Vattenfall’s challenge to Germany’s opt-out from nuclear power is getting a lot of public attention. Vattenfall’s earlier case aganist Germany, commenced in 2009 over environmental restrictions for a coal-fired power plant in Hamburg, is often cited as an example that investment treaty arbitration lacks transparency. Not so this time: Last week, ICSID announced that the parties have agreed to make the hearing open to the public. Continue reading
Whether BIT arbitration between EU member states is permitted, as a matter of EU law, is heavily debated. The EU Commission strongly takes the view that there is no room for investment treaty arbitration amongst member states. As previously discussed here, the Commission has intervened in arbitrations in support of the position that the arbitral tribunal lacked jurisdiction to hear the dispute. Eureko v. Slovakia apparently is the first case where this issue has reached state courts, namely the courts in Germany. Earlier this week, in its second decision on the matter, the German Federal Supreme Court (Bundesgerichtshof), published its decision to refer the matter to the European Court of Justice (as I had expected it would). The Court clearly felt obliged to refer the matter to the European Court of Justice, but at the same time was very clear that in its opinion, investment treaty arbitration amongst member states is compatible with EU law. Continue reading
The latest issue of “Rabels Zeitschrift für ausländisches und internationales Privatrecht – The Rabel Journal of Comparative and International Private Law” (RabelsZ) has been released. I just wanted to highlight an article by Armin Steinbach titled Investor-Staat-Schiedsverfahren und Verfassungsrecht. Here is the abstract:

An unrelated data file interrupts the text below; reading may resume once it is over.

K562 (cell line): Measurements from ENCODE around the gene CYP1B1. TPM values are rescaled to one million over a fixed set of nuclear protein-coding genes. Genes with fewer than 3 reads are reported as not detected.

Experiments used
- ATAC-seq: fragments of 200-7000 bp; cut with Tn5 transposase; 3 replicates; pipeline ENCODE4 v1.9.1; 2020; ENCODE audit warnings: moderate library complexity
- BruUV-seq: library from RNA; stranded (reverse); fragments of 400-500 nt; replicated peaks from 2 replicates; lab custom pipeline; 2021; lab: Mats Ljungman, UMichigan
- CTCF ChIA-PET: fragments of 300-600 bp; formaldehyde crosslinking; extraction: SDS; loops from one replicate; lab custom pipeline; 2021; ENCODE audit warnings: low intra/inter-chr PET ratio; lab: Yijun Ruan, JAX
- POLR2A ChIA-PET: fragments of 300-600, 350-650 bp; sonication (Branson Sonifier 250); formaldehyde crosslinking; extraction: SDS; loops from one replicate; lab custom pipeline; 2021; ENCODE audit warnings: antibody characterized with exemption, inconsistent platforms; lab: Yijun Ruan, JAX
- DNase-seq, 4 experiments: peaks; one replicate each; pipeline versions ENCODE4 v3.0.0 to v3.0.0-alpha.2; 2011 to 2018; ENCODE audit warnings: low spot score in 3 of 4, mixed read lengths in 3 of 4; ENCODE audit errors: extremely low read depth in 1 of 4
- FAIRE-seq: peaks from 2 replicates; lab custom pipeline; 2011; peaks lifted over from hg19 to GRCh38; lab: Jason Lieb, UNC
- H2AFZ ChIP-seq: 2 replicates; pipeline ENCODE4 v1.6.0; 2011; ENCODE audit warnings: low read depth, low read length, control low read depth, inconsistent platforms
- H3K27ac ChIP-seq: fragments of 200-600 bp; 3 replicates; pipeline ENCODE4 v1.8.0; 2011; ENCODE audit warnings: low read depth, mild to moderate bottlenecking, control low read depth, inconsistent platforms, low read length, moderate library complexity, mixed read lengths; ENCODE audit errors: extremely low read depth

“Investment treaties allow foreign investors to claim damages against states before tribunals of investor-state dispute settlement (ISDS). More frequently, such dispute settlement procedures tend to replace proceedings before national courts. This has given rise to the heated debate surrounding the ongoing negotiation about the free trade agreements between the European Union and the United States of America. This article identifies and discusses the constitutional law implications of such tribunals. The composition of the tribunals of private persons, the lack of a legal ground for public policy reasons to override investors’ rights, the dynamic development of the adjudication based on vague legal terms and the lack of publicity and transparency in the proceedings – all this raises questions from the perspective of democratic principle and rule of law. Based on democratic principle doctrine, this article classifies rulings of tribunals as acts of public authority and highlights the lack of material and personal legitimacy and examines whether a state monopoly of adjudication can be derived from the separation of powers principle. It discusses the publicity and control of ISDS tribunals as an obligation enshrined in the democratic principles and highlights the missing legal reviewability of ISDS rulings compared to tribunals established under German administrative law. Finally, the article explores possible compensatory instruments addressing the identified deficits based on an application of investments treaties in line with constitutional law principles.”
For another voice highly critical of the current proposals for investor-state dispute settlement, see the recent statement of Deutscher Richterbund, the association of German judges.
This decision published by the Federal Supreme Court (Bundesgerichtshof) a couple of days ago on its website appears to be the latest instalment in the on-going saga of Franz Sedelmayer’s quest to enforce an investment treaty award against Russia. Of course, the Federal Supreme Court sticks to Germany’s practise of anonymous court reporting. The facts reported in the decision are so unique, however, that it cannot be anything else but the Sedelmayer case.
Franz Sedelmayer was awared damages under the German-Russian Investment treaty in an arbitration seated in Stockholm in 1998, and has spent more than 15 years enforceing it. The details have been reported extensively, see for example, this piece in the New York Times. Continue reading